The same process is also used for determining the Z error rate. If the rates are less than the path length error thresholds (whereby there is a threshold for XY and a threshold for Z), then the match is a confirmed match.
Figure 2: Establishing branch connectivity with an ancestor. The target node of the gold standard reconstruction (double green ring) has a candidate test node in both test trees to the right. The red X symbols are the ancestors of the target node that have no match in Test Tree A, and the ancestors of the potential match in Test Tree A that have no match in the gold standard. However the ancestor with the thin green ring matches spatially and in terms of the paths between ancestor and target, resulting in a match for Test Tree A. Test Tree B has an ancestor in the right location, but the length of the path between it and the target node is incorrect (dashed yellow ring), resulting in a miss for Test Tree B.
Figure 3: Test path length adjustment. The test node (blue dot) is within the target node’s threshold region (dashed ring), but is not at the same point as the target node (gold dot). The gold standard path leaves the threshold region at the "trajectory point" (red ring). The test path length is shortened by the distance of the thick red line, which is the test node’s distance from the trajectory point minus the target node’s distance from the trajectory point.
2B. It is possible for there to be more than one confirmed match to the target node based on the previous criteria. In this case, the connectivity to descendants (nodes on the path to a termination) is checked. Descendants of the target node are traversed in a breadth-first order (i.e. in order by branch order) and matches to a descendant are tested for their connectivity. That is, if a matching descendant has an ancestor that is one of the confirmed matches (and its path length also matches), then descendant connectivity is confirmed and the associated confirmed match is set as the selected match. If there are multiple confirmed matches that have confirmed descendant connectivity, or if none of the confirmed matches have confirmed descendant connectivity, the closest remaining confirmed match is the selected match.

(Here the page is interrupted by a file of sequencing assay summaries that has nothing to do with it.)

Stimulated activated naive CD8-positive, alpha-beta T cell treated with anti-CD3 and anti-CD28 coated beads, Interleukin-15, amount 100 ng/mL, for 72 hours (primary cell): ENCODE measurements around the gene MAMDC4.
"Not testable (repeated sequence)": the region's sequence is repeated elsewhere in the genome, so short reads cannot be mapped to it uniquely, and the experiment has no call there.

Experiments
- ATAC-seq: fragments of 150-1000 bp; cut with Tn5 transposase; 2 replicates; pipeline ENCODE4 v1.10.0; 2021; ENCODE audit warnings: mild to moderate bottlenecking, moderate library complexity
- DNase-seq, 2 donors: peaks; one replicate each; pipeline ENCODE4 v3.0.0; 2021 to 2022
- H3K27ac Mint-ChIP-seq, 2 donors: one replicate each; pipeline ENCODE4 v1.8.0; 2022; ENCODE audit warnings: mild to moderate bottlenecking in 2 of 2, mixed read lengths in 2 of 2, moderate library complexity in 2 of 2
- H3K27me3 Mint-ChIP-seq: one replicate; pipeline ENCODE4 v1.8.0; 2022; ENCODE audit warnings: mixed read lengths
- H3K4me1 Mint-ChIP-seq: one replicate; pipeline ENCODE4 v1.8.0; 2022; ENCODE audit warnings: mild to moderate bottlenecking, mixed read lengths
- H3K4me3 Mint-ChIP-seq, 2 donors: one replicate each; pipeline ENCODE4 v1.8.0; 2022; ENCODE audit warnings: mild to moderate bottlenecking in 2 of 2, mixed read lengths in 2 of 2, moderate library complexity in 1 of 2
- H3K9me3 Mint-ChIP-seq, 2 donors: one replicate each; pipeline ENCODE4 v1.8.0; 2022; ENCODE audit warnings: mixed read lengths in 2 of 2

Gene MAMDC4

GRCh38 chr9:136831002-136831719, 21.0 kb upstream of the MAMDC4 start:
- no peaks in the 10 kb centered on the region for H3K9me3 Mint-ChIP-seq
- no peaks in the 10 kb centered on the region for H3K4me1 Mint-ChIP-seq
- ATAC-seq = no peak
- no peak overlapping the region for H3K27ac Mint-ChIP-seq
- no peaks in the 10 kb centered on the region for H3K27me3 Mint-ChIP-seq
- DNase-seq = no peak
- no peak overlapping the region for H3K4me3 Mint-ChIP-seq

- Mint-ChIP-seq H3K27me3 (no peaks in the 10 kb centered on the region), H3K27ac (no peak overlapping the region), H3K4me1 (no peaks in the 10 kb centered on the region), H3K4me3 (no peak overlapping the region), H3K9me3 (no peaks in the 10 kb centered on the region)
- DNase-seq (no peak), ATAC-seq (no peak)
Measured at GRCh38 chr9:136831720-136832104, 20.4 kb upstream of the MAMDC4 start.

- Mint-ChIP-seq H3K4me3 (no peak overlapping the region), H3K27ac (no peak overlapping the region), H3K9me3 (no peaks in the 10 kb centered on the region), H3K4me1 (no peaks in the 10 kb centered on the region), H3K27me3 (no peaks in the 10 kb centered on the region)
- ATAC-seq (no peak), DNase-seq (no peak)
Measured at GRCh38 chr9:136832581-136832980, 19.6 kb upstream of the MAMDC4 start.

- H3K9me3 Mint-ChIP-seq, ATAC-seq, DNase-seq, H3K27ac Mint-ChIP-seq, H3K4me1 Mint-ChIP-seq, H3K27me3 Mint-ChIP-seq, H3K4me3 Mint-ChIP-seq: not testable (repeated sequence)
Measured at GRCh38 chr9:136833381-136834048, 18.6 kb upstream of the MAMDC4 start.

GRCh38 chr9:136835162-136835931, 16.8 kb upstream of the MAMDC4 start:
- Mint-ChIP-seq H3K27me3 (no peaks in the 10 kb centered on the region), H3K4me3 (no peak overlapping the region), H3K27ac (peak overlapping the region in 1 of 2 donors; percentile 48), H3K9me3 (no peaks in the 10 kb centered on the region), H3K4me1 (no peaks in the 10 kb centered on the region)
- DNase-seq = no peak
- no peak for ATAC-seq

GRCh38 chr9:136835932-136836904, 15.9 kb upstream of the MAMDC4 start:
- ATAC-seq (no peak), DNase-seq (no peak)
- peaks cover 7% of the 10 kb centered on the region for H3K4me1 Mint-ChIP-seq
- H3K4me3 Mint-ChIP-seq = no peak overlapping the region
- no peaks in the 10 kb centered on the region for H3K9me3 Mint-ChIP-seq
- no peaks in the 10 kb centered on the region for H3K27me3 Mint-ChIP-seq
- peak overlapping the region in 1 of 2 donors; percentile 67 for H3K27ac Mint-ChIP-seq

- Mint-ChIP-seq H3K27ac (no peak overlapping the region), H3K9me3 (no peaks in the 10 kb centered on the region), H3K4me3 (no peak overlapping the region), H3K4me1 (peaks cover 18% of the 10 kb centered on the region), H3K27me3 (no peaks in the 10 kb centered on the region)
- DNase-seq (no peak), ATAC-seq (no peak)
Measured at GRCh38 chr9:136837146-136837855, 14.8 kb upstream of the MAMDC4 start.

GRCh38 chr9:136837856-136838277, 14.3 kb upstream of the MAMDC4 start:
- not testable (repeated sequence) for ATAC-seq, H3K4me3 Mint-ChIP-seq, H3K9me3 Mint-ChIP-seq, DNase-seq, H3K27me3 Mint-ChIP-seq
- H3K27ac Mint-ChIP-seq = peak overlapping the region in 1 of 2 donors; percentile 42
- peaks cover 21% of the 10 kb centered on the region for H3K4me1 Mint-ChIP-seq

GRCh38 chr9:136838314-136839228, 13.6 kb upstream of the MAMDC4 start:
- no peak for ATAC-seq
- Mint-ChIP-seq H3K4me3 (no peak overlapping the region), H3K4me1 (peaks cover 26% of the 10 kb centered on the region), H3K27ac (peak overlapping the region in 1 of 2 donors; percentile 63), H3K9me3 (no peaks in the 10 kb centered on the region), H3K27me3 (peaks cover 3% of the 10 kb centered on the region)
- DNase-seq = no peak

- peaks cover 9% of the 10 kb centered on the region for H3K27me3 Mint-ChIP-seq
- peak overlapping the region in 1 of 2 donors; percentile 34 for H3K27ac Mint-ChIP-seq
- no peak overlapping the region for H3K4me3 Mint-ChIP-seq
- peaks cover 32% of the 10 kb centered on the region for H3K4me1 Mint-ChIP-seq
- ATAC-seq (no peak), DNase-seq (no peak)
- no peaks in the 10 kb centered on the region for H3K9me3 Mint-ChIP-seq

2C. Any test node that is a selected match is registered to its associated gold standard node, making it no longer available for matching to subsequent target nodes.
3. Terminal nodes without a match are marked as misses. If a node match is not found for a target bifurcation, the following process is used to look for potential continuation matches after all gold standard nodes have already been checked for direct matches (Fig. 4).
3A. The gold standard tree is climbed from the target node until an ancestor is found with a test node within the distance threshold.
3B. The gold standard tree is traversed downwards from the target node until a descendant node is within threshold distance of a test node (yellow nodes in Fig. 4).
3C. If the path length errors (as described in step 2A) are less than the path length error thresholds then the target node is a continuation, counting equivalently as a selected match.
3D. If the path distances do not match then step 3B is repeated until a match is found or all descendants have been searched. Along any given topological path from the gold standard node, the search along that path ends when a node with a selected match is found. Only one ancestor path exists, but any number of descendant paths may exist.